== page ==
The Director-General of UNESCO, Irina Bokova, today expressed deep concern over the destruction caused by fires that have been raging around the city of Valparaiso and pledged the Organization’s support for Chile in safeguarding the Historic Quarter of the Seaport City of Valparaíso inscribed on the World Heritage List in 2003.
“I wish to present my heartfelt condolences to the people of Chile over the tragic loss of lives in Valparaiso,” the Director-General said. “UNESCO stands ready to help Chile mitigate the potential impact of the fires and conduct restoration activities on the Historic Quarter of the Seaport City of Valparaíso. We are determined to do all in our power to preserve this beautiful and vibrant site which hearkens back to an important period in the history of Chile and its cultural and economic development in the 19th century.”
The Director-General also promised continued support from UNESCO for the Humberstone and Santa Laura Saltpeter Works, a World Heritage site 45 kilometres east of the city of Iquique, which was hit by a powerful earthquake and tsunami earlier this month.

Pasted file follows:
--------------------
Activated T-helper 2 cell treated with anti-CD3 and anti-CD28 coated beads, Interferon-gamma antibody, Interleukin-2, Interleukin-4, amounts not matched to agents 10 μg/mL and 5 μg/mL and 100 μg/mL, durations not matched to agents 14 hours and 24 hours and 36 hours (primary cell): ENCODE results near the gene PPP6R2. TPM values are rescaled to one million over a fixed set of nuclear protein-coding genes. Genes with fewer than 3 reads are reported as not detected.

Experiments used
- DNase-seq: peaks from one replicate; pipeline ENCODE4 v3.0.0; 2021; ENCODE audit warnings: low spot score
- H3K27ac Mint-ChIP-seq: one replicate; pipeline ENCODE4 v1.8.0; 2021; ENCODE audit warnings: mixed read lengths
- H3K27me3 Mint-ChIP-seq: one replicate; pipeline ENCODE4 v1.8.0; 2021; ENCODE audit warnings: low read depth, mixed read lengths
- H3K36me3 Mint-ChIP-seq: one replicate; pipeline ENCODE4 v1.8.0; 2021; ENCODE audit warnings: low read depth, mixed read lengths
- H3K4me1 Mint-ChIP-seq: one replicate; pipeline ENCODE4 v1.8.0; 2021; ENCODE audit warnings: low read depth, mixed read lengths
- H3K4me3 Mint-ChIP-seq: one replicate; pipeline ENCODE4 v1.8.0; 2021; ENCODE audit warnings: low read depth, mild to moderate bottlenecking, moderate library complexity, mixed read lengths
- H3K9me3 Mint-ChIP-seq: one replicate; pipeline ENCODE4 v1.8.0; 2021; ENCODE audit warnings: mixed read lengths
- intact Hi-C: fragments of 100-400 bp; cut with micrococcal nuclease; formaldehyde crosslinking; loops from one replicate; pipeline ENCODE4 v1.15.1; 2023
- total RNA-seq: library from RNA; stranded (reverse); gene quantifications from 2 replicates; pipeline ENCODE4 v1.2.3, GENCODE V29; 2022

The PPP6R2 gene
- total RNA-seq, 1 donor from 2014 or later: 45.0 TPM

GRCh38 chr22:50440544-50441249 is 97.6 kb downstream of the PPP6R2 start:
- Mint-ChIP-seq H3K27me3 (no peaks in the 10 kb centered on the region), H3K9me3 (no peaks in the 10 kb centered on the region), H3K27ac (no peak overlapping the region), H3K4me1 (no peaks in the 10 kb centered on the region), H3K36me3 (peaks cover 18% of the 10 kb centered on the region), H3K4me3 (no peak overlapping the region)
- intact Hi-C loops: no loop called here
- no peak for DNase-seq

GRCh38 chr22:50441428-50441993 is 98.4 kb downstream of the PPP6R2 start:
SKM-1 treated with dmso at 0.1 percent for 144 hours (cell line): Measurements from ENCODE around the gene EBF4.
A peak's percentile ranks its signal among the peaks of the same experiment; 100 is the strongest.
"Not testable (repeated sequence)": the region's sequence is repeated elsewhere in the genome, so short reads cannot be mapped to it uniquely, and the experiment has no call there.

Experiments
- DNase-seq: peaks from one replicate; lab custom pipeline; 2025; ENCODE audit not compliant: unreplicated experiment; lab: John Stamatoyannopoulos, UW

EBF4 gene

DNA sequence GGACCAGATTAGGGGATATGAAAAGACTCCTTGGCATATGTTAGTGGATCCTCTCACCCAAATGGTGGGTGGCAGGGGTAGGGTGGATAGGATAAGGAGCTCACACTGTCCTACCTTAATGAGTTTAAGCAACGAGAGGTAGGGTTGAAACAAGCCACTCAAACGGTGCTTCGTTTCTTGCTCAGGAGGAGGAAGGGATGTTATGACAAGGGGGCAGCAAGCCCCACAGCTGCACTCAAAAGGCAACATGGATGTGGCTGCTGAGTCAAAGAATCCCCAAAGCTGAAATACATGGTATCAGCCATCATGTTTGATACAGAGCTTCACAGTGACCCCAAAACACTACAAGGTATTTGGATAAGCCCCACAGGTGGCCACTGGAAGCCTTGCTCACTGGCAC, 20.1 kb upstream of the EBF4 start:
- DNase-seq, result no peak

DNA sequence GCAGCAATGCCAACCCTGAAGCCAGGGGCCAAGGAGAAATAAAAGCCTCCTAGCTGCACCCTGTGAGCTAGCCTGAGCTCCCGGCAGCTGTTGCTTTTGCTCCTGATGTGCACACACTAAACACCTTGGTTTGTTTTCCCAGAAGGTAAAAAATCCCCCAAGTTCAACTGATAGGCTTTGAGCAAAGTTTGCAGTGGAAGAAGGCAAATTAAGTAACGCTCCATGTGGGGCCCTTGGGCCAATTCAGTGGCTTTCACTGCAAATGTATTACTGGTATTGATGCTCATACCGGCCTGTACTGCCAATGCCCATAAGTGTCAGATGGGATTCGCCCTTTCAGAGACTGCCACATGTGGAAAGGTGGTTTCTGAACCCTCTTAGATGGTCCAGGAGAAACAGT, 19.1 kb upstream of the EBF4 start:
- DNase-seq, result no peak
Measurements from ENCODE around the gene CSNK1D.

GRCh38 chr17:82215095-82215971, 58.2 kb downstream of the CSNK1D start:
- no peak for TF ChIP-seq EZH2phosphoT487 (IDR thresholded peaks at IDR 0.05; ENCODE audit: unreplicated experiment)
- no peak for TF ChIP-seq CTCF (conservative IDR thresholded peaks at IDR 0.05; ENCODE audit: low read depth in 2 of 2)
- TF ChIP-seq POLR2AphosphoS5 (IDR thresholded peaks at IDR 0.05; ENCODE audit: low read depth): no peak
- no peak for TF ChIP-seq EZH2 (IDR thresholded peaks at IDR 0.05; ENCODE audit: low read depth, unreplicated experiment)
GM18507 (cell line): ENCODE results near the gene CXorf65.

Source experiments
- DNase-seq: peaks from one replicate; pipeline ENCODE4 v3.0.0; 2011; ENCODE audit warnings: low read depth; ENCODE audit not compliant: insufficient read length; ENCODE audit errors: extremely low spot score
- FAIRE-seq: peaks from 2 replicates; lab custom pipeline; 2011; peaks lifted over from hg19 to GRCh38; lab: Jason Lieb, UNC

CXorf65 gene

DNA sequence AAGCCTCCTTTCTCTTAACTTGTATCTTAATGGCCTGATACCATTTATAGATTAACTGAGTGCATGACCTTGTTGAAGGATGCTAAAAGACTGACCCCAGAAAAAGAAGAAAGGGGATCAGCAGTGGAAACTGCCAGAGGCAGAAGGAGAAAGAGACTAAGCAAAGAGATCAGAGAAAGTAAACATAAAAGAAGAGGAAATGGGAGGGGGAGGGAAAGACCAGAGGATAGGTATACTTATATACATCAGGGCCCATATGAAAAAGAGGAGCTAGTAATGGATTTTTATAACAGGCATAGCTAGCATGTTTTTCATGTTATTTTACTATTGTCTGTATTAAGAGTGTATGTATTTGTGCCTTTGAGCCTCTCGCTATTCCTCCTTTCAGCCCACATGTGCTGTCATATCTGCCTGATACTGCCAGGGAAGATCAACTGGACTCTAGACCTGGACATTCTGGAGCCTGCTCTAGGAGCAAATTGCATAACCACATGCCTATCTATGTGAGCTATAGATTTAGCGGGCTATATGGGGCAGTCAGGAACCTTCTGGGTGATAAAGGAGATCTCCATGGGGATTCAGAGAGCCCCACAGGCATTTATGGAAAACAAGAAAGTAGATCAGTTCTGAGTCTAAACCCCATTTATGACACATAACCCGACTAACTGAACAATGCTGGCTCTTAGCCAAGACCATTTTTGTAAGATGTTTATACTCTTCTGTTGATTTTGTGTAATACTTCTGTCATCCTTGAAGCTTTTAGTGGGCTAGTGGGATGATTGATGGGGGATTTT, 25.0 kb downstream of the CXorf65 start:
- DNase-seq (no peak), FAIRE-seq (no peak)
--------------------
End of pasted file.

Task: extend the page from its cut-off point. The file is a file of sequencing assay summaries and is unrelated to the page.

UNESCO’s Office in Santiago has been working closely with the Chilean authorities in monitoring the situation in Valparaiso. Located on central Chile’s Pacific coast, the Historic Quarter of the Seaport City of Valparaíso represents an extraordinary example of industrial-age heritage associated with the international sea trade of the late 19th and early 20th centuries.
Further north, the earthquake and aftershocks that have been rocking the area around Iquique could further undermine the already vulnerable structures of the Humberstone and Santa Laura Saltpeter Works, inscribed on the World Heritage List in 2005 when the property was also placed on the List of World Heritage in Danger.
The desert site bears witness to the industrial heritage and culture developed by the thousands of people who lived and worked in the region’s 200 saltpeter works from 1872 to the mid-20th. The site constitutes an exceptional testimony to technological progress and global exchanges during the industrial era and it bears witness to the distinctive communal Pampinos culture that developed in company towns in the region at that time.
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Roni Amelan, UNESCO Press Service, r.amelan(at)unesco.org, +33 1 45 68 16 50